A psychologist evaluating Justin Morgan Daly’s competency to stand trial was given another month Wednesday to test whether Daly is exaggerating symptoms of mental illness.
Daly is accused of bludgeoning his landlord, 52-year-old Louis Auriemma, with a baseball bat and cutting the man’s head with a chain saw on Oct. 8, 2012.
He is charged with second-degree murder.
Dr. Nathan Andrews with the state Office of Forensic Mental Health Services conducted Daly’s most recent competency evaluation, and he testified Wednesday at a hearing in Skagit County Superior Court to determine how the case would proceed.
In his written evaluation, Andrews said with the information available to him he did not believe Daly could assist in his defense and that restoring his competency may not be possible.
But he also wrote he had suspicions that Daly might be exaggerating the symptoms of his mental condition, masking whether he actually understands his legal situation.
Andrews would not comment further after the hearing, citing concerns about patient privacy.
In a competency evaluation conducted in January, Andrews said Daly refused to continue after about 50 minutes, when his criminal charges were brought up.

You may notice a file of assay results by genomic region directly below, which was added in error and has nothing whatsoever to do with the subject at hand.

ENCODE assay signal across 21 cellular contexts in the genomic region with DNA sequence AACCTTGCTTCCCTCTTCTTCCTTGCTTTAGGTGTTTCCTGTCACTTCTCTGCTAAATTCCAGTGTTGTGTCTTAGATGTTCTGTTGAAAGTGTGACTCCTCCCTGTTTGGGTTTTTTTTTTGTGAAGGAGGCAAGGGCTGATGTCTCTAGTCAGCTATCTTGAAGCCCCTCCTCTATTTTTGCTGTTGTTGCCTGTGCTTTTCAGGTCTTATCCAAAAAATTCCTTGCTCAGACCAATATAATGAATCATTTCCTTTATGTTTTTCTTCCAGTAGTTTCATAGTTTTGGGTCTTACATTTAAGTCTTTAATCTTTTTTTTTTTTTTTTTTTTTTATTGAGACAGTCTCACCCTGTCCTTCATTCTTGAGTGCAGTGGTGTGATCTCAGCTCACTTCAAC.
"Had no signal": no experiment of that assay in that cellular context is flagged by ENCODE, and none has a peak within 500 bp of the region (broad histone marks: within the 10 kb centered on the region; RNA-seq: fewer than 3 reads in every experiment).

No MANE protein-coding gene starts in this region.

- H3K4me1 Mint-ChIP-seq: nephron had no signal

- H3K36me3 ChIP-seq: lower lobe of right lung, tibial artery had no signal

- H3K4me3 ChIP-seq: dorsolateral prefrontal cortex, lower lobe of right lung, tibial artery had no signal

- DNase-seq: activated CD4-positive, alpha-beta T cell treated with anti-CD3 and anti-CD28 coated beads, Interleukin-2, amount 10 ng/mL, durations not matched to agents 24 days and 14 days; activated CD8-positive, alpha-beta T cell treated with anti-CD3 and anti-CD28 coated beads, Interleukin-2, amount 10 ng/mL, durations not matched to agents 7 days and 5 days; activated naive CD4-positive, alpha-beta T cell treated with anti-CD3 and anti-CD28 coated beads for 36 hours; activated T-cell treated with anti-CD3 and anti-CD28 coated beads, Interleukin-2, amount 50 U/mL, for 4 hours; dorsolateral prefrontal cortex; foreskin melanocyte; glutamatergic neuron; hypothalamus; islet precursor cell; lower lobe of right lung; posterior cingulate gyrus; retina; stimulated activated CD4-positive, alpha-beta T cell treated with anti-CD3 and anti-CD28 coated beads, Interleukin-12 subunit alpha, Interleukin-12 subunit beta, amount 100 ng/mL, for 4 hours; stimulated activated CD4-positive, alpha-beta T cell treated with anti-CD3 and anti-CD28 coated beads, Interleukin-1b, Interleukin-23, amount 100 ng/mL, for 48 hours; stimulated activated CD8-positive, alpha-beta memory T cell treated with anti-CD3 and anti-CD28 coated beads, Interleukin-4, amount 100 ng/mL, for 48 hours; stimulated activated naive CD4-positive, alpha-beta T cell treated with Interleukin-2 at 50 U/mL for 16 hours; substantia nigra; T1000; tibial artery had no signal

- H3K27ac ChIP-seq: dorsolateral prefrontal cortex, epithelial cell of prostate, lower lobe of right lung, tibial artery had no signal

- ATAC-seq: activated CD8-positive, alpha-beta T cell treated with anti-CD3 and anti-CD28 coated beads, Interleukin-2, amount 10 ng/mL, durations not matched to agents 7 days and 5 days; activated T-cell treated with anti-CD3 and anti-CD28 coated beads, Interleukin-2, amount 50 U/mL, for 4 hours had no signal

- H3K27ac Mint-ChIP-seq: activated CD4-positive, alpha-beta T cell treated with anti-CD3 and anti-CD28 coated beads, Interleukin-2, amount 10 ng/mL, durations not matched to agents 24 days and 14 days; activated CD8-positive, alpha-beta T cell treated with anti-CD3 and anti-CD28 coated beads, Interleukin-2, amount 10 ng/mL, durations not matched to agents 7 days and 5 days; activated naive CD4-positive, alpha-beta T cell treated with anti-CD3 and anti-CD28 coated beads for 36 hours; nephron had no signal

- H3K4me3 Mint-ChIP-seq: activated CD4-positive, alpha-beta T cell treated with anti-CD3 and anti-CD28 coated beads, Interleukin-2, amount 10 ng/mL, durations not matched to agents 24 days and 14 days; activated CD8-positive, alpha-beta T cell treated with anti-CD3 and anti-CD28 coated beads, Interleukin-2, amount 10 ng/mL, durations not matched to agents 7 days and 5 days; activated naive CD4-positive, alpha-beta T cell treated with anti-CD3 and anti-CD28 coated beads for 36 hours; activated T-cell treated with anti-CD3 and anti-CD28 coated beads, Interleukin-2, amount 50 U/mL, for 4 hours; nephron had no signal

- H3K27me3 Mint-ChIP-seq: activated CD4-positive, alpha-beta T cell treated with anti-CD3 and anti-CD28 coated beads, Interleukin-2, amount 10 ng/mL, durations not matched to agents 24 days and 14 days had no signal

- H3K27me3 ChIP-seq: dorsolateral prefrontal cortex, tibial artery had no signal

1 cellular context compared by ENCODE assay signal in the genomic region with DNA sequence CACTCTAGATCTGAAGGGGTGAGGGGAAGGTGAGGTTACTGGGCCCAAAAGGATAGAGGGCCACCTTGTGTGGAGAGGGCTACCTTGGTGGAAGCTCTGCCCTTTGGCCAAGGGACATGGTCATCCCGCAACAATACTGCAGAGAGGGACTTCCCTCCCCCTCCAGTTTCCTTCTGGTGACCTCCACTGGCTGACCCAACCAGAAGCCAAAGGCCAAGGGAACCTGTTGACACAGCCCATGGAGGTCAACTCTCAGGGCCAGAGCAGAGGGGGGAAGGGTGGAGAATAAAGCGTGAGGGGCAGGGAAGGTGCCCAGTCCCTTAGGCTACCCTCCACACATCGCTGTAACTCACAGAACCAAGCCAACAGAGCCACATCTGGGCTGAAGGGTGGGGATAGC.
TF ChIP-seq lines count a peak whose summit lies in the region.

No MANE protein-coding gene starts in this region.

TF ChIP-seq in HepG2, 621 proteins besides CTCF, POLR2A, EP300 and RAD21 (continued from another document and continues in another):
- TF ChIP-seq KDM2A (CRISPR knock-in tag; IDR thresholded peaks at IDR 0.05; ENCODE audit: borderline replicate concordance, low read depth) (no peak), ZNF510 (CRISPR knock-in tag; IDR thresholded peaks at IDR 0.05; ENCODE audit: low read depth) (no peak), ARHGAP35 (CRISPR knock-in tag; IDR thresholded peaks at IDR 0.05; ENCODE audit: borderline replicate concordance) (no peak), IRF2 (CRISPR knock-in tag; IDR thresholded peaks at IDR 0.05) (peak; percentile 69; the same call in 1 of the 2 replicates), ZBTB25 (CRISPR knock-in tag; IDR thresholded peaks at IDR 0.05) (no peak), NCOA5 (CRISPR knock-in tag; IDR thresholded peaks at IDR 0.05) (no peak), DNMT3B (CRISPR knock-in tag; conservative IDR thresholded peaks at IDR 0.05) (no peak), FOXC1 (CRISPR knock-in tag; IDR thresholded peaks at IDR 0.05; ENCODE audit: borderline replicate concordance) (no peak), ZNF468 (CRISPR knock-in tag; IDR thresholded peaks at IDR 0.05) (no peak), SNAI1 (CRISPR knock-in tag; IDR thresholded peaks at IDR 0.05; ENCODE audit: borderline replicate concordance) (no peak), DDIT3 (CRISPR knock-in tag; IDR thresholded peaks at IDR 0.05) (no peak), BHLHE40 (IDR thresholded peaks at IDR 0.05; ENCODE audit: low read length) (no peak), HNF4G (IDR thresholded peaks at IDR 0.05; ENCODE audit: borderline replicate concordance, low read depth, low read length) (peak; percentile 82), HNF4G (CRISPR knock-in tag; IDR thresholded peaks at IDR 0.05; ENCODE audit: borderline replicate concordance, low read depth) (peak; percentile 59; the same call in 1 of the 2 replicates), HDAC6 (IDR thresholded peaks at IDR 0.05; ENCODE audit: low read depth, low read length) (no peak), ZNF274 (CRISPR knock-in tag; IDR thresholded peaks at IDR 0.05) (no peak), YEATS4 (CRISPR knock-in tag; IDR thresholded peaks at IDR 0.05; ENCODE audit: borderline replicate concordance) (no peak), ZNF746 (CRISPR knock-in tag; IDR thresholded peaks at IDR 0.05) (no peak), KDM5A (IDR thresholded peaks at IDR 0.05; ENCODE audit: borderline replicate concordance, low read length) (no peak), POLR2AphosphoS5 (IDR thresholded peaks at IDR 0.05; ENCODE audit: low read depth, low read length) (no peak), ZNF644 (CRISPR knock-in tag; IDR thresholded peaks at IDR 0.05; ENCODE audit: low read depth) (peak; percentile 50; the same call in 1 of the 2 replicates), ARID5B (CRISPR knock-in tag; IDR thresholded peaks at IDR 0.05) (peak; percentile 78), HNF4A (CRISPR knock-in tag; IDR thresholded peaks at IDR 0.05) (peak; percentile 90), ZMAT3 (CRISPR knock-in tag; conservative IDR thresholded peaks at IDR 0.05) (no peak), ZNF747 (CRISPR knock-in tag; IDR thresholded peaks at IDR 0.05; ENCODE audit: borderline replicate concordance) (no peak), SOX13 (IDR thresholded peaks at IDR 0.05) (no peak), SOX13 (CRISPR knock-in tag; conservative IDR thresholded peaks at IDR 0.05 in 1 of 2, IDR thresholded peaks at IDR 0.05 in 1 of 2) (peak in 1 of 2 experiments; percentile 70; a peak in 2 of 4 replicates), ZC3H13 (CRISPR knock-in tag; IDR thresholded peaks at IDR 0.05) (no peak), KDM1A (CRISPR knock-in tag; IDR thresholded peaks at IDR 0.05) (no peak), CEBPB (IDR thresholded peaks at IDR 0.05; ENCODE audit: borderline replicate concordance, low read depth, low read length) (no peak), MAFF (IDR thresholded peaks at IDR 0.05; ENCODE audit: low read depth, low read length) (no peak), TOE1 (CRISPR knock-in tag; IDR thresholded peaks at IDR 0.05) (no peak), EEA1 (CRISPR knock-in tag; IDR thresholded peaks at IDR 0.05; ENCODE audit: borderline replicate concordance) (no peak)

When asked by prosecutor Paul Nielsen if Daly could be exaggerating symptoms of mental illness, Andrews said his evaluation led him to believe that was a possibility.
“He may have a better ability to understand his legal situation than has been presented,” Andrews said, citing Daly’s ability to understand similarly complex topics, such as his medical history.
However, Andrews said he didn’t have enough time to conduct tests to determine if Daly was exaggerating symptoms.
“We make opinions based on the best information we have available at the time,” Andrews said.
When he was asked if he would take more time if it was offered, Andrews said he would.
“I believe I would have a more complete opinion at that point,” he said. “My opinion could change (but) it may not.”
Keith Tyne, who represents Daly, said the conclusion in Andrews’ evaluation should be taken as it was written, and he requested an order affirming Daly’s lack of competence.
He said Andrews did not feel compelled to ask for more time to complete his evaluation, implying he didn’t feel additional tests were necessary to make a judgment or the results wouldn’t have swayed his judgment.
The competency evaluation done by Andrews is the eighth Daly has received since his arrest, with the majority of those evaluations having determined he was not competent.
Tyne said Daly has gone through four attempts at competency restoration.
Judge Dave Needy ordered a hearing in about a month, giving Andrews until then to run tests on Daly.